A promising young executive at IBM was involved in a risky venture that lost $10 million for the company.  When Tom Watson Sr., the founder and CEO of IBM, called the executive to his office, the executive tendered his resignation.  Watson is reported to have said, "You can’t be serious. We’ve just spent $10 million dollars educating you!”

If you've ever watched The Apprentice starring Donald Trump, you will have seen a different approach to handling failure.  Every season goes something like this:  The best people step up to lead.  They do well for a while but eventually make a mistake.  Trump berates them for that mistake and they are fired.  By the end, only the weakest players are left because they stayed in the background and didn't make themselves a target.

Mistakes inevitably happen.  As a manager, when they do, you must choose how to react.  You can choose to act like Tom Watson or like Donald Trump.  In my experience, I have seen managers make both choices.  I have seen both sorts of managers be successful.  However, those who emulate Trump do not usually have happy organizations.  Watson's response engenders love.  Trump's fear.  Both are good motivators, but ruling by fear has serious consequences for the organization.  If you want the most from your team, you want them to be motivated by love.  People will simply go further for love than they will for fear.  They'll also stick with you longer.  If you rule by fear, people will only follow as long as they think you can offer them something.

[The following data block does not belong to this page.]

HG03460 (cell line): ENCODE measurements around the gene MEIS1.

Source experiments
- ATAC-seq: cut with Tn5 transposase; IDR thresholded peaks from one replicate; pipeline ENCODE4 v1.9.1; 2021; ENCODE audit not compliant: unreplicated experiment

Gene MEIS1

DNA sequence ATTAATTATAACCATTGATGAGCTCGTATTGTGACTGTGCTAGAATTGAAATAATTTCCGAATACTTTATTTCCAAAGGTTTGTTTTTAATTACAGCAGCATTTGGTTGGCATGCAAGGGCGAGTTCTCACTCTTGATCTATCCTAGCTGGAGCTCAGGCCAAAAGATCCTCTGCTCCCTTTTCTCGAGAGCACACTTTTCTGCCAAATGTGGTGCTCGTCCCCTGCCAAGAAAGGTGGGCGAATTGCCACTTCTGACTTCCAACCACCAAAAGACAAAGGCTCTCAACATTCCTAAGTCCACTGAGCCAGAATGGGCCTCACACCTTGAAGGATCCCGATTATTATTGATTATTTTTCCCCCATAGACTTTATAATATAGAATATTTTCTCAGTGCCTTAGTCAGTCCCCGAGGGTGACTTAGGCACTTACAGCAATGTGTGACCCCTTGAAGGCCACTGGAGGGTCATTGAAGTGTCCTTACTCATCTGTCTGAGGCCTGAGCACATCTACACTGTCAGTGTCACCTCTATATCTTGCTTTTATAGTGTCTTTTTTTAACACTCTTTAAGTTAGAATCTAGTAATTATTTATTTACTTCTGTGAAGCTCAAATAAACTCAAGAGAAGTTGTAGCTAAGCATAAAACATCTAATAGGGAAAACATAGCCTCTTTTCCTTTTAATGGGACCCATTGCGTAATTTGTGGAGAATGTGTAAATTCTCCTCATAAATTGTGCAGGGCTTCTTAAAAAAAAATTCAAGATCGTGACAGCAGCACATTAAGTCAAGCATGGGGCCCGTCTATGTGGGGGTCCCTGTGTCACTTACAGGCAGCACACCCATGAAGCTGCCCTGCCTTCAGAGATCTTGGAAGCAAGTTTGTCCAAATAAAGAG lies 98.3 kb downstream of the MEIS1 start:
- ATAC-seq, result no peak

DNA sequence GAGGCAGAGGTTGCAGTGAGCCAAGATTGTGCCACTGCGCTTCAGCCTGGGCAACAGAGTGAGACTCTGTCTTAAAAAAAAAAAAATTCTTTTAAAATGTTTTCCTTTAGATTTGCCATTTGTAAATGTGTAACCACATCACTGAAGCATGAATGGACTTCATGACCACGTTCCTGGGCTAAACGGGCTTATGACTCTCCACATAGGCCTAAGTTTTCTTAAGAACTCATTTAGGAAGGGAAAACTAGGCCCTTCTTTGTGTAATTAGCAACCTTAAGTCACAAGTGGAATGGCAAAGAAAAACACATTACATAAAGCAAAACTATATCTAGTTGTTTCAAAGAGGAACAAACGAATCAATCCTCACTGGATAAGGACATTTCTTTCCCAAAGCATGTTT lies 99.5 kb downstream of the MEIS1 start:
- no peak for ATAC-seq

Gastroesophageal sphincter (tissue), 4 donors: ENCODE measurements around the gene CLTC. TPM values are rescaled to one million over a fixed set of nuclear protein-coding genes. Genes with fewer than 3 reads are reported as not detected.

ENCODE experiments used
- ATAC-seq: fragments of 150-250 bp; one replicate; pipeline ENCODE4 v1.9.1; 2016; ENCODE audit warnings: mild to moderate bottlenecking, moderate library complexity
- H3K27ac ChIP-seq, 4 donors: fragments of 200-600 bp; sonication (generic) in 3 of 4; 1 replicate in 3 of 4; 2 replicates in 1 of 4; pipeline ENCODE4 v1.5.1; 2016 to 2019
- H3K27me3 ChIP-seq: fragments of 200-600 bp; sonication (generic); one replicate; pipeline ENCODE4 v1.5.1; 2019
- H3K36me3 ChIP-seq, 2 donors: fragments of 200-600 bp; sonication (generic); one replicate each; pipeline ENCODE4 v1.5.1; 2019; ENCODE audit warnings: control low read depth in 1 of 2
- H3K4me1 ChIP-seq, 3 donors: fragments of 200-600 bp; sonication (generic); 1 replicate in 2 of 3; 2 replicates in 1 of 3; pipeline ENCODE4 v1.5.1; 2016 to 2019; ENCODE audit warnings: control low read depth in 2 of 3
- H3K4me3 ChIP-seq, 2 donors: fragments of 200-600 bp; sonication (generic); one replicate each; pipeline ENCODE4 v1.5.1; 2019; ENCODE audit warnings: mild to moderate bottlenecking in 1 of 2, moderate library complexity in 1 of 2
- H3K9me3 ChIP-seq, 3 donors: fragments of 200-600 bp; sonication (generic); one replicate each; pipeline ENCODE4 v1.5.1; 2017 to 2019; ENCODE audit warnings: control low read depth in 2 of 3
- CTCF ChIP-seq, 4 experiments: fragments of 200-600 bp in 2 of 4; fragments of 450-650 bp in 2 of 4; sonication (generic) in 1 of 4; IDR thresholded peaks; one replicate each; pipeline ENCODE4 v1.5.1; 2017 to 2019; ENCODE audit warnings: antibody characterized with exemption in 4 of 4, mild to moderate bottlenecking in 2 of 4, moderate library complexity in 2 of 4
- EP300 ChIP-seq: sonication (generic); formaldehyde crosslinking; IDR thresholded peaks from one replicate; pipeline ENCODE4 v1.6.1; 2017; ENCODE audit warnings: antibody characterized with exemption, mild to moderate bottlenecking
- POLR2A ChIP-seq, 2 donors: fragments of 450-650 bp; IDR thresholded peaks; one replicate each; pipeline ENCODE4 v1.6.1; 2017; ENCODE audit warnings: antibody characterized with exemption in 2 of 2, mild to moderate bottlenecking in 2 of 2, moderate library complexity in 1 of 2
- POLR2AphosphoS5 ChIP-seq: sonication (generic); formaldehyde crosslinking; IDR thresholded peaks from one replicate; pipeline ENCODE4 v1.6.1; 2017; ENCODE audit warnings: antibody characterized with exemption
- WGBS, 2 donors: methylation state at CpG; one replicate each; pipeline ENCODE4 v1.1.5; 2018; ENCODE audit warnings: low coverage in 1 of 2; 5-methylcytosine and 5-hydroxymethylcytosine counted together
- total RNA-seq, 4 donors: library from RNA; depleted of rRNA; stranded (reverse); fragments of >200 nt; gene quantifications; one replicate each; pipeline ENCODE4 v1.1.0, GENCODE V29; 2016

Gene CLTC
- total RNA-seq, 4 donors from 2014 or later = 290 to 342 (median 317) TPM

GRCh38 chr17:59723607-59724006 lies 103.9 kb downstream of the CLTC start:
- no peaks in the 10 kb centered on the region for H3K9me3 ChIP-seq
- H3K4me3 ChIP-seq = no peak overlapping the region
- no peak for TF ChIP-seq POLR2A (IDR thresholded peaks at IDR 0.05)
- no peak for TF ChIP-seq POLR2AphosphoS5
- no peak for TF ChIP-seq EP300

Here is a real world example.  As a test manager, there have been times when we've missed things.  Late in the product cycle, or worse, after we shipped, a significant bug is found.  The scrutiny then begins.  My manager will usually start asking pointed questions.  At this point there are two ways to react.  The first is to get upset.  "How could we have been so stupid that we missed this thing?"  "Only incompetent people wouldn't have done the obvious things which would have led to this being found."  The pressure to take this approach is high.  There is emotion involved.  Something went wrong and our most base instincts say that we must demand payment.  There is also the desire to deflect the blame.  "It's not my fault.  Sam screwed up."  Jumping on Sam about this will scare him into thinking twice before making a mistake again.  There are problems though.  The fear of being blamed for failure will distort team behavior.  People will be more careful, but they'll also be less honest.  They'll deflect the blame.  They'll hide mistakes.  It's possible that the real cause will remain hidden.  If it does, the same mistake will repeat.

The second reaction is the one I strive to take.  My rule of thumb is that if something goes wrong, I don't ask who messed up.  I ask my team to tell me not what went wrong, but rather how we'll avoid this mistake next time.  I don't get mad unless they make the same mistake twice.  Then they aren't learning.  As long as they are learning from their mistakes, I am not upset.  This causes the team to react much differently when things go wrong.  They will be supportive of the efforts to find out what happened.  They will be more open about what led up to the mistake.  They'll also work hard next time not to make mistakes.  Not because they fear being chewed out, but because I've been supportive.  They'll want to do well because they respect me and doing well is what I expect of them.